Is there a particular moment from your fieldwork that stands out in your memory or a discovery you made that is particularly salient?
JD: It’s hard to find one. I feel so lucky to do the work I do. The first time I ever saw wild chimpanzee was breathtaking. To have your closest living relative sitting there next to you looking at you and you’re looking at it, was just awesome in all senses of the word. And then a couple weeks later, those same chimps took us down into a valley where we were attacked by killer bees, and that was awful. So I remember that very well!
Nothing beats finding a fossil. This is something that died millions of years ago and when you find it, you’re the first one to set eyes on it and touch it after all that time. I really feel like the human fossils that I work with have these stories to tell, and we owe it to them to tell the stories. There is such an incredible gift that this ancient creature is giving us — its bones — and we can use its remains to reconstruct why we are the way we are today.
The last story that sticks out in my mind is the first time I travelled to South Africa to look at the new Homo Naledi fossils. I’d been in touch with the team that was finding them, and the team had found a little over a thousand fossils. I’ve become accustomed to going to Africa, budgeting a few weeks and spending a full day with a single fossil. I draw it, measure it, scan it, photograph it and do all the analysis that I can. I walked into the temporary research room where these fossils were being kept, and I was so overwhelmed, but in a great way. I was thinking, “How am I going to get this work done in the time I allotted?” But thank God that we have these fossils! I was in there alone with them, and it is hard not to get emotional when you have bones of your own kind. These aren’t elephants or giraffes, this is us — how we used to be or at least a very close relative of ours. It was a moment of taking a breath and soaking it all in. Then you get to work, and you become objective again and you dive in.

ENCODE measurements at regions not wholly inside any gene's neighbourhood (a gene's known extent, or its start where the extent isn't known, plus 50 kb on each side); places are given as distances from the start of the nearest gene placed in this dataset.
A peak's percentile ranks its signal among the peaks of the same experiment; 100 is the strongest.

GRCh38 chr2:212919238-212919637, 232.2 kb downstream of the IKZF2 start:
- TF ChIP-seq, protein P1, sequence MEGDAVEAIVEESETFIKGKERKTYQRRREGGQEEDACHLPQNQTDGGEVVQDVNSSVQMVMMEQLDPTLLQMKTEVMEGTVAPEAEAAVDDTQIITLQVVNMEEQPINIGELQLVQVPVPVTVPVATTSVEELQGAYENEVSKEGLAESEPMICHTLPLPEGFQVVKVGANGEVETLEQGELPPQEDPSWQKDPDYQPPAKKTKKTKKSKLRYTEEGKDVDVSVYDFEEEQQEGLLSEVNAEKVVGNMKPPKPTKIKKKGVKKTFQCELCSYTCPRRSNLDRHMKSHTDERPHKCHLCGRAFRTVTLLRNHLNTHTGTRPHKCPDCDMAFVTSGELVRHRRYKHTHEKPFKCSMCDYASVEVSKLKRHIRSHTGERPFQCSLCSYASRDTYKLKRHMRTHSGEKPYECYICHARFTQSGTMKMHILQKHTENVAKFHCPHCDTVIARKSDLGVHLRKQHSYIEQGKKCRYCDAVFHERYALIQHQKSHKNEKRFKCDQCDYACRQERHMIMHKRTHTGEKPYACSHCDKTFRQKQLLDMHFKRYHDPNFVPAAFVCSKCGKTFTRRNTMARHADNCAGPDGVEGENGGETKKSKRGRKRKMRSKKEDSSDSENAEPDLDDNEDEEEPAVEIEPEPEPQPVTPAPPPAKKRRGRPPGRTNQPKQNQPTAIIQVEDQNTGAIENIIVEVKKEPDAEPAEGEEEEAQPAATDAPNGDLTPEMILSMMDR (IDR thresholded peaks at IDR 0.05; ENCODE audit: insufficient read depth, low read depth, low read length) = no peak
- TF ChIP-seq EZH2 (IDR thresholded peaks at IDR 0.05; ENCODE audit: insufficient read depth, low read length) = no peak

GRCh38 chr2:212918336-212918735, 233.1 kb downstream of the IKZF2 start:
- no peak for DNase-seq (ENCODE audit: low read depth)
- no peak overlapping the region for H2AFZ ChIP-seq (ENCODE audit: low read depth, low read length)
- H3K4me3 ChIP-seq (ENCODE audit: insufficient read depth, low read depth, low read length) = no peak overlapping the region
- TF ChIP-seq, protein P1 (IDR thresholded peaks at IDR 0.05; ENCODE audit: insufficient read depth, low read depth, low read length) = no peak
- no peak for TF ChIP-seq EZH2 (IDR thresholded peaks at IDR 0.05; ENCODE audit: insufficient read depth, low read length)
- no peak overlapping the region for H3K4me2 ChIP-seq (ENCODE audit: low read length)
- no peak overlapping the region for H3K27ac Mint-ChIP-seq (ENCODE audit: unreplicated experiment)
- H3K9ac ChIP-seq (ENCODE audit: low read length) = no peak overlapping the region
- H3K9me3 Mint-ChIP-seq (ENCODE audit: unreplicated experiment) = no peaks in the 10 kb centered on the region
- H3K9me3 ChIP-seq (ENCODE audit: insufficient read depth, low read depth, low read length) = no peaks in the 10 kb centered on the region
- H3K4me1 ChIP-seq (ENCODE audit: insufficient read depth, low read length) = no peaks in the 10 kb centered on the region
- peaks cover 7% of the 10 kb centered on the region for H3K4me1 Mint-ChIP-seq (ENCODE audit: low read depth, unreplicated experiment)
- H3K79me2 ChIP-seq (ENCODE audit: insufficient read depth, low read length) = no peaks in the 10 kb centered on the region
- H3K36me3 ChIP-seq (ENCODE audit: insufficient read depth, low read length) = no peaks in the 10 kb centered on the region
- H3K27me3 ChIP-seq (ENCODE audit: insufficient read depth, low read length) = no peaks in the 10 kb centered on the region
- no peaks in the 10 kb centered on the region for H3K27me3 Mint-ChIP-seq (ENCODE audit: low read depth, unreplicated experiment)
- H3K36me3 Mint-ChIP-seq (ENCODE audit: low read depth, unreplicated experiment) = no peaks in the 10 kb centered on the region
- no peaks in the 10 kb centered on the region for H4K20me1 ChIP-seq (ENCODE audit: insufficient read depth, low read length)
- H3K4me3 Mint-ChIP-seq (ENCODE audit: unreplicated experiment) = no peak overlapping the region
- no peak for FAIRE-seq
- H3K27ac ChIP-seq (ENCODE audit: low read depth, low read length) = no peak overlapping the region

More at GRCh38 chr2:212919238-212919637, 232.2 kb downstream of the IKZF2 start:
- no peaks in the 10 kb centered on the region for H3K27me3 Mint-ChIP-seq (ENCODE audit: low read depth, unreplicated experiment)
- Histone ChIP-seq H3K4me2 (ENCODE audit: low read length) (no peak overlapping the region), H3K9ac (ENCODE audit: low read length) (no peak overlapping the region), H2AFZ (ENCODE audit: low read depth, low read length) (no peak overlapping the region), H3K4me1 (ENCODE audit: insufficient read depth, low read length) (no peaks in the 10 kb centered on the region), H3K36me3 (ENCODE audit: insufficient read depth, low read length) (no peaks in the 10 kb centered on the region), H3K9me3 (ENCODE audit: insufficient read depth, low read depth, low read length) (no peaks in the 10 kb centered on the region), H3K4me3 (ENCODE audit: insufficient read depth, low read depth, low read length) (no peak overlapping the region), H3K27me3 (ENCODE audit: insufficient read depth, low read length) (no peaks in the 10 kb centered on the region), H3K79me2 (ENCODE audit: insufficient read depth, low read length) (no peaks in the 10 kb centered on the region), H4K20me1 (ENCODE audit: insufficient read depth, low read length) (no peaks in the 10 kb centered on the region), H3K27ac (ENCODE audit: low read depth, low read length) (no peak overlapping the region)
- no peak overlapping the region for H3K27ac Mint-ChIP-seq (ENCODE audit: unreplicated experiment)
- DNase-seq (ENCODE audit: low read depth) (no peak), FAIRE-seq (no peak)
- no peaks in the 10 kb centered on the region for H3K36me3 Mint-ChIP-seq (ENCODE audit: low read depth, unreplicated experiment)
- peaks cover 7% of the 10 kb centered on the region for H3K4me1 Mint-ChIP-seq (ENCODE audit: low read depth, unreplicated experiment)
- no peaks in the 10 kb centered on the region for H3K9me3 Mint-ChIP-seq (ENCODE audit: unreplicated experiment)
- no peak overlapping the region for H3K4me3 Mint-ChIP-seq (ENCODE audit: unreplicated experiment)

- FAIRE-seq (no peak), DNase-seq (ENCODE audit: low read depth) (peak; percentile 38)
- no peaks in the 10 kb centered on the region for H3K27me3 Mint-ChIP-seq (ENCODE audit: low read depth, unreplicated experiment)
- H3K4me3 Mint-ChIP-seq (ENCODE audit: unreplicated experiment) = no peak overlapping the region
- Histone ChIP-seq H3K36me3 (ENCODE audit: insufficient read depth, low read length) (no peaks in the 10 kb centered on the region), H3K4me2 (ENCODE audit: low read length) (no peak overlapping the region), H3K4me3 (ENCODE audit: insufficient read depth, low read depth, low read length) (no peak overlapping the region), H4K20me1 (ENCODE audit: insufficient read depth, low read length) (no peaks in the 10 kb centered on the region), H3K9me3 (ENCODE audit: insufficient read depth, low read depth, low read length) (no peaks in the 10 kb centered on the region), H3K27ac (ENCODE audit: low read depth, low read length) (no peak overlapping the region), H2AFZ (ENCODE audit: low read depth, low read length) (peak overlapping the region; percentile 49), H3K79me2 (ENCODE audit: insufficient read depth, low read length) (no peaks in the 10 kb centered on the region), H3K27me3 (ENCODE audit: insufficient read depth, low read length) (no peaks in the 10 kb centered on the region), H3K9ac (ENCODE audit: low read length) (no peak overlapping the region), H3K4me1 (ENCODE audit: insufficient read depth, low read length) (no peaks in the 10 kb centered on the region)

So what are your current research focuses?
JD: I’m wrapping up a number of projects. This has been a 10-year journey of studying the foot, ankle and leg of Australopithecus and other human ancestors, trying to figure out how we used to walk. I feel like I am finishing, and I’m feeling good about the research I’ve done. It’s time to compile it all. So my next project is to write a book. I want to write a popular science book on bipedalism, and why we walk on two legs, because it’s actually really weird. There’s no other mammal that does it. So why do we do it? Who started doing it? Why do they do it? What have we learned about bipedalism variation?
What brought you to Dartmouth?
JD: I love the idea of a small school. I love the outdoors and the idea of a college out in the middle of nowhere. And everyone here is focused on this place and what is happening here. That can be a little insulating, but in some ways it’s wonderful that everyone is here focused on learning. I loved the emphasis this place had on teaching. I think my research benefits from my teaching and my teaching benefits from my research. The best questions my students ask in class are those that I don’t know the answer to. Sometimes that leads to research. And for me personally, it was about raising my family in a small New England town. I’ve only been here a year, and in some ways I feel like I’ve always been here. We’ve integrated and been welcomed into the community so wonderfully. It’s hard to imagine that this wasn’t always my life. This will be the next 30 years of my life, here doing this research, working with students and raising my family.
This article has been edited and condensed for length and clarity.